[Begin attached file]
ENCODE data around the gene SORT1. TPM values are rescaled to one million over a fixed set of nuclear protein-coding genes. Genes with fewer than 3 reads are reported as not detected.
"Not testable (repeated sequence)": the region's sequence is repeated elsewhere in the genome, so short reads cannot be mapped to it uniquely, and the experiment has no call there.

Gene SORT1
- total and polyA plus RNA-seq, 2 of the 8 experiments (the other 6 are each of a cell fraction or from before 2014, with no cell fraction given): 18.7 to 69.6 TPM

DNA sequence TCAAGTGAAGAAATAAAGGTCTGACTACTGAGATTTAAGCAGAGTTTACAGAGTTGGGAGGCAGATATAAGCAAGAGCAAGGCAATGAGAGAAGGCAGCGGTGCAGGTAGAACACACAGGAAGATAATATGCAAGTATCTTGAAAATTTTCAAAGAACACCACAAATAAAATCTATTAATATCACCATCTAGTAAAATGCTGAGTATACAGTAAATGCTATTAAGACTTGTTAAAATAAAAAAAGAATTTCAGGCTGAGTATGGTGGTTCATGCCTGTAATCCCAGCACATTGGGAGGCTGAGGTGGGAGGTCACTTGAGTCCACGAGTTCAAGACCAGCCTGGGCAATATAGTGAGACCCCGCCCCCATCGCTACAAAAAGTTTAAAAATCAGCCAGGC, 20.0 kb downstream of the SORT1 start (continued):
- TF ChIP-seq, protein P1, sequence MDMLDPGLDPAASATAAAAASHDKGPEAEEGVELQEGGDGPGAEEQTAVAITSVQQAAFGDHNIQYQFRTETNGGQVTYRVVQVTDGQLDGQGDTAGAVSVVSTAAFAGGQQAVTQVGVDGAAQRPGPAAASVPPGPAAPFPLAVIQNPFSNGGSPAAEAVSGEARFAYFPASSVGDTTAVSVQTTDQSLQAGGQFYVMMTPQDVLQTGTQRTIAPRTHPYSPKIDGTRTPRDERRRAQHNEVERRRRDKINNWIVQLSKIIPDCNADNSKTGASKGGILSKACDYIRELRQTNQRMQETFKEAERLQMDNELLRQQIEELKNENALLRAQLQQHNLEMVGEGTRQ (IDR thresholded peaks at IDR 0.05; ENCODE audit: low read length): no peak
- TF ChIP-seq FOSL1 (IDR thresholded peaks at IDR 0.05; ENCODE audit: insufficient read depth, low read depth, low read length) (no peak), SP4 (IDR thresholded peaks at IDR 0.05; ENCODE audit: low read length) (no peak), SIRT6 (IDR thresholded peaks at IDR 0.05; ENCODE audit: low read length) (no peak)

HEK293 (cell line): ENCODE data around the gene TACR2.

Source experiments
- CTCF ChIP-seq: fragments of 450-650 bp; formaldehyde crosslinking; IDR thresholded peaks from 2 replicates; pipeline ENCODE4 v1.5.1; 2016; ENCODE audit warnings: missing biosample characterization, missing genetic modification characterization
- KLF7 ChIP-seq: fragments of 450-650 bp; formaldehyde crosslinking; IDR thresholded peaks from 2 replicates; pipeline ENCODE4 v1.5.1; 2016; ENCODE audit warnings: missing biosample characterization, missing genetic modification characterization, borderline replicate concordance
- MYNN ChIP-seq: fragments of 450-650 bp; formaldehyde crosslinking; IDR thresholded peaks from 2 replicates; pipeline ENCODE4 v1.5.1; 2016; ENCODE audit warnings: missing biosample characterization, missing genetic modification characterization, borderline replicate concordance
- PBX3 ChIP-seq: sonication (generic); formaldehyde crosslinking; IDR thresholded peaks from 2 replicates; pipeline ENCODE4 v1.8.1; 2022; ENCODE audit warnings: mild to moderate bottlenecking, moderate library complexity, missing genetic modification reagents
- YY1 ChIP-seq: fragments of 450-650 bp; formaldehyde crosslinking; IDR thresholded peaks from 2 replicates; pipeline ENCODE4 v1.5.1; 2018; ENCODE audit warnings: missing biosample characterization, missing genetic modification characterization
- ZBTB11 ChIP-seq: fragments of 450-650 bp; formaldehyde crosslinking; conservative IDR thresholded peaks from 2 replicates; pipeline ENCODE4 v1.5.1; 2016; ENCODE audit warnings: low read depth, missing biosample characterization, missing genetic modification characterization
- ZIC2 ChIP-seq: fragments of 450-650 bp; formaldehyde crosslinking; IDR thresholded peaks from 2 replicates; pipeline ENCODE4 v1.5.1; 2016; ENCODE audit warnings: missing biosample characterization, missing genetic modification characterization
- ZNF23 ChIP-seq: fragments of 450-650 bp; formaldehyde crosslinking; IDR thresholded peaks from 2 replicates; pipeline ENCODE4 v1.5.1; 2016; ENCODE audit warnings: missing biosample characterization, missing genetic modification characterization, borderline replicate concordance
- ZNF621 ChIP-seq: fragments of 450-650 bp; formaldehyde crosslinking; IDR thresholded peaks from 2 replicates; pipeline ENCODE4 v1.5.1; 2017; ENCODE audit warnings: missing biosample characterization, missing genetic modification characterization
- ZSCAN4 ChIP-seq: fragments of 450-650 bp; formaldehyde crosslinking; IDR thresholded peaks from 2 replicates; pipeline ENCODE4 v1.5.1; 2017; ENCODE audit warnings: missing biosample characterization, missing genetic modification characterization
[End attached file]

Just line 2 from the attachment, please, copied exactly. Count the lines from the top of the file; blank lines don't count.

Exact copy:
"Not testable (repeated sequence)": the region's sequence is repeated elsewhere in the genome, so short reads cannot be mapped to it uniquely, and the experiment has no call there.